“We know the lithium companies are taking millions of dollars from our lands,” said Luisa Jorge, a leader in Susques, one of the six communities around the salt flats. “The companies are conscious of this. And we know they ought to give something back. But they’re not.”

Many in the communities also are worried that the lithium plants, which use vast amounts of water, will deepen existing shortages in the region, which receives less than four inches of rain a year. At least one of the six communities, Pastos Chicos, already has to have potable water trucked in.

Continued in article

Your Tesla might be worse for the environment than a gas car

. . .

Where did that battery come from?

Carl Sagan is famed for saying, “We live in a society exquisitely dependent on science and technology, in which hardly anyone knows about science and technology.” He could have been talking directly about lithium-ion batteries. Chances are you are sitting within three feet of something that uses lithium-ion technology, heck you are probably reading these words thanks to lithium-ion batteries. Yet, not that many people really understand what goes into them.

So how do they work? Like any battery, lithium-ions work by creating a flow of current (electrons) between a positively charged (missing electrons) cathode and a negatively charged anode (extra electrons), through a conductive electrolyte. Lithium makes a great battery because it is both very conductive, making it a good electrolyte, allows for extremely high electrical potential. And of course, because this electrochemical reaction is reversible, the batteries are readily rechargeable.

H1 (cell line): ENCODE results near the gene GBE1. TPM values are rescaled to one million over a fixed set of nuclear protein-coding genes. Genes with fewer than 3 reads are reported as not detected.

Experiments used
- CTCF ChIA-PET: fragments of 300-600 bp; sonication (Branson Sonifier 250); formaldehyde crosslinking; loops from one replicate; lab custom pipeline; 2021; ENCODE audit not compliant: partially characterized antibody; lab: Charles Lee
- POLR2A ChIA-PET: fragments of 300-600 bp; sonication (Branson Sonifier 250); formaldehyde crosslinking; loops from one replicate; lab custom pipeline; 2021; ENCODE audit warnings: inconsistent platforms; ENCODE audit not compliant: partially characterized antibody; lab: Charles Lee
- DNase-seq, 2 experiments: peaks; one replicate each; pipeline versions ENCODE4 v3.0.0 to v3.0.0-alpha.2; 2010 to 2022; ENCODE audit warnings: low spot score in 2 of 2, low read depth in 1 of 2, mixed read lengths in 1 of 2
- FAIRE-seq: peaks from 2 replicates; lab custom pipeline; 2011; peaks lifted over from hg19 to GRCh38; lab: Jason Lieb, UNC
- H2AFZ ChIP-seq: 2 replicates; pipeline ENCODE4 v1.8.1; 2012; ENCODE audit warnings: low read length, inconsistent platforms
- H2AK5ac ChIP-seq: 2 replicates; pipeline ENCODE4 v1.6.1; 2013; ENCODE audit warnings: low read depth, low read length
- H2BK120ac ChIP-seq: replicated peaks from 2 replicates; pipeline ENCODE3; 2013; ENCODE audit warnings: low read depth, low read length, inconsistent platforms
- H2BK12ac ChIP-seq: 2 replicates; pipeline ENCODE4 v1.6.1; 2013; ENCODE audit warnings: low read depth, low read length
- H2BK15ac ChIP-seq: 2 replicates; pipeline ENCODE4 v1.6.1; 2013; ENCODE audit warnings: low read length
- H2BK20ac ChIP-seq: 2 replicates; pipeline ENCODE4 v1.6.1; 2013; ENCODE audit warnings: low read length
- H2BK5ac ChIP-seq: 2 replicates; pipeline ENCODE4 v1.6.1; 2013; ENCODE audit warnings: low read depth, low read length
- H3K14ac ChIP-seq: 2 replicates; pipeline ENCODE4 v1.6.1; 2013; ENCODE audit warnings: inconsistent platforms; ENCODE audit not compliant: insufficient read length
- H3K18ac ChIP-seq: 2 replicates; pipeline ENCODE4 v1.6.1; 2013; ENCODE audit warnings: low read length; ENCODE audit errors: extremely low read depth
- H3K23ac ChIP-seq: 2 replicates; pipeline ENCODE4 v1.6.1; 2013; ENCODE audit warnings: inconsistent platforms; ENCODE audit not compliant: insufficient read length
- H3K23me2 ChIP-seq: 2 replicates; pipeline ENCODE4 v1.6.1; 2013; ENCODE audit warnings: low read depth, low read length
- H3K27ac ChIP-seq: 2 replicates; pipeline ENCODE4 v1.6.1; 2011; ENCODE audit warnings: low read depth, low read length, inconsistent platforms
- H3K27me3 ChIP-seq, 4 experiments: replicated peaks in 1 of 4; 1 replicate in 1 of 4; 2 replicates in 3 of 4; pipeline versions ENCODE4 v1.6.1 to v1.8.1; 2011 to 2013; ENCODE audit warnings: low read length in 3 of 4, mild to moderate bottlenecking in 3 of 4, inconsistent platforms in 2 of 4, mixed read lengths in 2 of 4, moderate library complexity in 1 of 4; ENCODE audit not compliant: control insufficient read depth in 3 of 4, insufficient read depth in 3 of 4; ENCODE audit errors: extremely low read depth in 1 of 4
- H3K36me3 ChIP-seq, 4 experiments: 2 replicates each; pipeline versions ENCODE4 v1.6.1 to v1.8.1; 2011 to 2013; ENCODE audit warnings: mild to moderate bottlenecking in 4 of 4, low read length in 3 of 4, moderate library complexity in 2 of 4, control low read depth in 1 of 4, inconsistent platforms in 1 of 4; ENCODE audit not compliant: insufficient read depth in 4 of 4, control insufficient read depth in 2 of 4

As great as lithium is for batteries, it has a dark side as well: The stuff is downright nasty. Lithium is flammable and highly reactive, as anyone who has seen photos of burning a Tesla can attest, but that’s the least of our worries. The EPA has linked the use of extremely powerful solvents in the creation of lithium electrolytes and cathodes to everything from cancer to neurological problems. Specifically, the cobalt used in the creation of the most energy dense lithium-ion batteries is poisonous and extremely carcinogenic. Pulmonary, neurological, and respiratory problems have all been connected to cobalt exposure.

A good rule of thumb is that any industrial process that makes liberal use of the word ‘slurry’ is not good for pandas, or for that matter people. And, boy, does slurry come up a lot in the battery-making process.

Other combinations of lithium are not as bad, but none is exactly good. The lithium-iron phosphate used in lower energy density batteries is better in terms of its carcinogenic effect, but might be worse in terms of the impact on the biosphere.

Is it getting hot in here?

Clearly then, EVs and plug-in hybrids have environmental costs. What effects however, do lithium-ion batteries have on John Q. Polar Bear? Well, a recent study from Norway looked at the global-warming potential of the complete lifecycle of EVs, from mining to recycling. Previous studies hadn’t accounted for the energy-intensive process of building EVs, and missed the point: They’re not that much better than gasoline cars.

The best outcome for EVs was a 24-percent improvement in global-warming potential over the average gas powered car, and between 10 percent and 14 percent over diesel. These numbers are nothing to sneeze at, but they change radically depending on the source of electricity that EVs are powered on.

The above numbers rely on the European power mix, which more heavily favors nuclear, hydroelectric, and renewable sources of energy than other parts of the world.

The global warming potential for EVs that rely on natural gas – generally considered to be the cleanest fossil fuel – show an improvement of only 12 percent over gasoline, and break even with diesel.